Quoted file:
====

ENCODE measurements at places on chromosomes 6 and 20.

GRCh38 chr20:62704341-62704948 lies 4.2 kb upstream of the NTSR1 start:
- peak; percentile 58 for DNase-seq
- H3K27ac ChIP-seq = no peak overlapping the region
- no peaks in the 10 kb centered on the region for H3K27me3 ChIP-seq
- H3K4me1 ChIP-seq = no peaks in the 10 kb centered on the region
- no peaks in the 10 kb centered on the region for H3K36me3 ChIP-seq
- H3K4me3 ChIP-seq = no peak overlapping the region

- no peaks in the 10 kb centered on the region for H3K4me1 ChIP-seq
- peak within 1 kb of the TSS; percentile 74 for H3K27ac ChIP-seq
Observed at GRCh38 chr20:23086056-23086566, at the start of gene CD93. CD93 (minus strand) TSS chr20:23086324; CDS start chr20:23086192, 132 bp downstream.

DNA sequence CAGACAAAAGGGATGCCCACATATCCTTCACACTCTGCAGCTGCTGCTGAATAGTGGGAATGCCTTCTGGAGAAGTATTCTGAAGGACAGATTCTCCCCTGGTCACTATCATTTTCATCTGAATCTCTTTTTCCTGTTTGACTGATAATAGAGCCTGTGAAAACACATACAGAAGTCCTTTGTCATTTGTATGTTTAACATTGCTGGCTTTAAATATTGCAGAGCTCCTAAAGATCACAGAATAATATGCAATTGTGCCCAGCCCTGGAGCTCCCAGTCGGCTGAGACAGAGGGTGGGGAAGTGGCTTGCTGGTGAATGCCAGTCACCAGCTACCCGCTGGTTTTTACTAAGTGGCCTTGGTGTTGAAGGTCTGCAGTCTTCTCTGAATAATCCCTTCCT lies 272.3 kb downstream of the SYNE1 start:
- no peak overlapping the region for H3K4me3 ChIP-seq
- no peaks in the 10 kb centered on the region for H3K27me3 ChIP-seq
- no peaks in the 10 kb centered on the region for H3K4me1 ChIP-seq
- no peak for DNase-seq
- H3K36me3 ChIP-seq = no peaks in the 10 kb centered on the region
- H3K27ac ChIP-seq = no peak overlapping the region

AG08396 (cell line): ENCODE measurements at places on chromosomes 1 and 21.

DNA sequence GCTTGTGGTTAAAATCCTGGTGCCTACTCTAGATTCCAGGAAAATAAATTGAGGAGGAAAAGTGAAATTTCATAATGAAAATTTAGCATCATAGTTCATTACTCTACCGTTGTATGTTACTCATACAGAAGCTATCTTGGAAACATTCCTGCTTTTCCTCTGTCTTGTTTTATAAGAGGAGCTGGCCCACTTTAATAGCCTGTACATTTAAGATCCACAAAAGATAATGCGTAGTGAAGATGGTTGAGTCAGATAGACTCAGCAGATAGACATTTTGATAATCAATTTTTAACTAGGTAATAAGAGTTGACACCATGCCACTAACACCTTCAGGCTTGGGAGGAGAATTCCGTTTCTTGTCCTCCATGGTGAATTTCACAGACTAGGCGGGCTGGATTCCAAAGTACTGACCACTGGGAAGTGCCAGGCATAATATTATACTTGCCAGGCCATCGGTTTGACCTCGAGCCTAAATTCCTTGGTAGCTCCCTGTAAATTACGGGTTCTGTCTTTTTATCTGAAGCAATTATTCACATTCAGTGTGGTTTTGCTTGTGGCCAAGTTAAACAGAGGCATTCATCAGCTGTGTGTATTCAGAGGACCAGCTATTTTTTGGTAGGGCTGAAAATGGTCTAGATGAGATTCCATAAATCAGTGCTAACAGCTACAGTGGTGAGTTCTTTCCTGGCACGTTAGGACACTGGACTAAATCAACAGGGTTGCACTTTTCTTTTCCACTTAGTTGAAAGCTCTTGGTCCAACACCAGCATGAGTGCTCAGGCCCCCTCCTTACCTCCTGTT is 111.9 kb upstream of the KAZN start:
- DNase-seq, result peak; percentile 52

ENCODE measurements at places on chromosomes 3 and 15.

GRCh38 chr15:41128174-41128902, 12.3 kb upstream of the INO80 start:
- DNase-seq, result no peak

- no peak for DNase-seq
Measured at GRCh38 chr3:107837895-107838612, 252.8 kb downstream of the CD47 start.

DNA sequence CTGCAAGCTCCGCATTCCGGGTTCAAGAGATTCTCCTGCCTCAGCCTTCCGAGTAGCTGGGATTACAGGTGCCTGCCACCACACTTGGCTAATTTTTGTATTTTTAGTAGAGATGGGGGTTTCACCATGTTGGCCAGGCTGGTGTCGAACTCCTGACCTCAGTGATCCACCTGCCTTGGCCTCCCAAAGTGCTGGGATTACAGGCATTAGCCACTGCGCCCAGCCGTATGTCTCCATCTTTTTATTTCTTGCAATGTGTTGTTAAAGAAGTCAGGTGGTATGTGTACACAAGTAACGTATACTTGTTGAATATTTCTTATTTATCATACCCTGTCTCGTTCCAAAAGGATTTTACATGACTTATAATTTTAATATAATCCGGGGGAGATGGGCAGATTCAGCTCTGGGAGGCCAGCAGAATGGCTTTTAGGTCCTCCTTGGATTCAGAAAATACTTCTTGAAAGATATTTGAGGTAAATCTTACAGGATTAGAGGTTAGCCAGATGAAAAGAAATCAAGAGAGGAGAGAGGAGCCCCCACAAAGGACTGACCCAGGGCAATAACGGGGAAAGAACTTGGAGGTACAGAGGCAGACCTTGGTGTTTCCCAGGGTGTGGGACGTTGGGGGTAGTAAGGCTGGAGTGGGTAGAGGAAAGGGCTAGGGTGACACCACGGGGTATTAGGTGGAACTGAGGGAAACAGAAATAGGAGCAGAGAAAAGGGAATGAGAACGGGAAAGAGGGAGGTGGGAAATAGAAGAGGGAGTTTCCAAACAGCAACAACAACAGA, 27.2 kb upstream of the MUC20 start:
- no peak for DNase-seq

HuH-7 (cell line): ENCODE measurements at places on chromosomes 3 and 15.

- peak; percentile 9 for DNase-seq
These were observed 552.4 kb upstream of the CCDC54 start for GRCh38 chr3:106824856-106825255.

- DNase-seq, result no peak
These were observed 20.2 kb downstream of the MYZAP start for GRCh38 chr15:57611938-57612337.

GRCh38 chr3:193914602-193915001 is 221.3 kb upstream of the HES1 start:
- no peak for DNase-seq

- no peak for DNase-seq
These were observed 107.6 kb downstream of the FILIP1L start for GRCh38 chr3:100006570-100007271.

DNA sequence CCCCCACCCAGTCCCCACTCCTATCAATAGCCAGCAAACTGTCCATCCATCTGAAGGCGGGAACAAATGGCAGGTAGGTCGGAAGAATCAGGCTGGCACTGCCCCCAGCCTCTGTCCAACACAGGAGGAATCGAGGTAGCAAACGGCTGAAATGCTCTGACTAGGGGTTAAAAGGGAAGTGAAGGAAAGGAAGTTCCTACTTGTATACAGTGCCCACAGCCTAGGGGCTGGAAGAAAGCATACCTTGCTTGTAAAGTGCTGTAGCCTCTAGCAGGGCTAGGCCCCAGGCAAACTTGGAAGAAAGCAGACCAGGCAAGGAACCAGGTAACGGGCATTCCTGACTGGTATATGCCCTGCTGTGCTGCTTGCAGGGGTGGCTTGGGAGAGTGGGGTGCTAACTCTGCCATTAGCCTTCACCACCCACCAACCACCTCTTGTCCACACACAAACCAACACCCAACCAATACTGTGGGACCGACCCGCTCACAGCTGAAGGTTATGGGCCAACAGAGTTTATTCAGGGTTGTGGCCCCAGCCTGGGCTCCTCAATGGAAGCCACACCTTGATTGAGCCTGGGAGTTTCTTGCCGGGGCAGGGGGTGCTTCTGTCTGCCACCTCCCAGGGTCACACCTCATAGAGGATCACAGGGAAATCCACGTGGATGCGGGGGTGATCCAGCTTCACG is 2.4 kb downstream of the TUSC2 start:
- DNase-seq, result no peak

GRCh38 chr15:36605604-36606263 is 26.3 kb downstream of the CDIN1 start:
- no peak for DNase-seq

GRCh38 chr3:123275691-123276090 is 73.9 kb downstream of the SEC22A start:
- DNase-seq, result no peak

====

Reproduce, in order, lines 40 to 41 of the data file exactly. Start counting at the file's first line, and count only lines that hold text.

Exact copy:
GRCh38 chr15:36605604-36606263 is 26.3 kb downstream of the CDIN1 start:
- no peak for DNase-seq